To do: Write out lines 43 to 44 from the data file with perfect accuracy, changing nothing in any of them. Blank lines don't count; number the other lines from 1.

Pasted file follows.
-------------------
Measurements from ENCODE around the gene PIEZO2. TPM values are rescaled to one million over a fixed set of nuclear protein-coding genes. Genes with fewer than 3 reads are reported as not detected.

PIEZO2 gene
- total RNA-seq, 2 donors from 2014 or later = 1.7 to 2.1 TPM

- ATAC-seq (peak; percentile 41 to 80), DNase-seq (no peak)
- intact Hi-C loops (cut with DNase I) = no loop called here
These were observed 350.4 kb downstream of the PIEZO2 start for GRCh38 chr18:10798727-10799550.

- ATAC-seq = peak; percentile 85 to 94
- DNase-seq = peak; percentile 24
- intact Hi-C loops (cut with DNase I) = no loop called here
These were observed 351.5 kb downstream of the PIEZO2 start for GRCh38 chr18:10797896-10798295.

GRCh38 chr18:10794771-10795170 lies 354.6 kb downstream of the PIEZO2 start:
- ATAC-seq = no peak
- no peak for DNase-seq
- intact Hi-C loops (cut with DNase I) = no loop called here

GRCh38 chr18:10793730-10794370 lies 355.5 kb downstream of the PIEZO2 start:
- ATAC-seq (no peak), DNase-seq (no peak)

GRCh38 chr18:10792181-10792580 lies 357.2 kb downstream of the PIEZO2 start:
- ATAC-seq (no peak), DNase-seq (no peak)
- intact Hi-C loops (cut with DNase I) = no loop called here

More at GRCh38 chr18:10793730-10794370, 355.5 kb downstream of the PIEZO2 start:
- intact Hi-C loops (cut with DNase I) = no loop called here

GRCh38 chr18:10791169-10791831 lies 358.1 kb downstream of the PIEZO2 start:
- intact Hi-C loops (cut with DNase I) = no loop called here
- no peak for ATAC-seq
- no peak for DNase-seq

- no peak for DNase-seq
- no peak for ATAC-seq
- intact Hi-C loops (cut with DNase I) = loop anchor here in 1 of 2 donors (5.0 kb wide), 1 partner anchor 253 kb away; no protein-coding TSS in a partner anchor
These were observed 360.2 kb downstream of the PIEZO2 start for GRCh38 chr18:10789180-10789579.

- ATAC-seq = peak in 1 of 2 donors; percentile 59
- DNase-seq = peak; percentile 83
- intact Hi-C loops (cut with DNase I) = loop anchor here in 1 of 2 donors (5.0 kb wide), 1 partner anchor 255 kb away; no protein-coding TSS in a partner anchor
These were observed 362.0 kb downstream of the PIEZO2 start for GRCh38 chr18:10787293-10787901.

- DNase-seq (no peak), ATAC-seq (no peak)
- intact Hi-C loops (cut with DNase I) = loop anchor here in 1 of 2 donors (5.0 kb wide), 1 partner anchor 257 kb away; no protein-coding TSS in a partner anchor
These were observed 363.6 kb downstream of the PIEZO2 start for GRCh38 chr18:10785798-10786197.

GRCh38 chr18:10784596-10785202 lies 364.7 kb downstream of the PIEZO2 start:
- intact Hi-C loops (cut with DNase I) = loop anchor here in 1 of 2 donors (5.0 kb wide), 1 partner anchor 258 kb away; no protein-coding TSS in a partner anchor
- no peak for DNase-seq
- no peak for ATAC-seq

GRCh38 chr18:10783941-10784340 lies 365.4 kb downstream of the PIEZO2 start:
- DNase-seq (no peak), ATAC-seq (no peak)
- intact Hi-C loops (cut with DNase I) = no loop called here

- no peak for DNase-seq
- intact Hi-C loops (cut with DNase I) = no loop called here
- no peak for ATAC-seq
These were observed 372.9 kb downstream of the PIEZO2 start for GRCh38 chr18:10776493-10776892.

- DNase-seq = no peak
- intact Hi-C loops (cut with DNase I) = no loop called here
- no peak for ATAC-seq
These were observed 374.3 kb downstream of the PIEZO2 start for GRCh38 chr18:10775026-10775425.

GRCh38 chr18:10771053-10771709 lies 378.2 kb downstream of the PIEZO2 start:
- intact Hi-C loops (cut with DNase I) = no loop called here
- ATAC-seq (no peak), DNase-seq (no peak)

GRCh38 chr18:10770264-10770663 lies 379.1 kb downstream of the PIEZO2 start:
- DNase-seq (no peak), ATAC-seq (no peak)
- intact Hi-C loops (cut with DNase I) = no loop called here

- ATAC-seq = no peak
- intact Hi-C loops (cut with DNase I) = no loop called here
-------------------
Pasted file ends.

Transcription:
- intact Hi-C loops (cut with DNase I) = no loop called here

- no peak for DNase-seq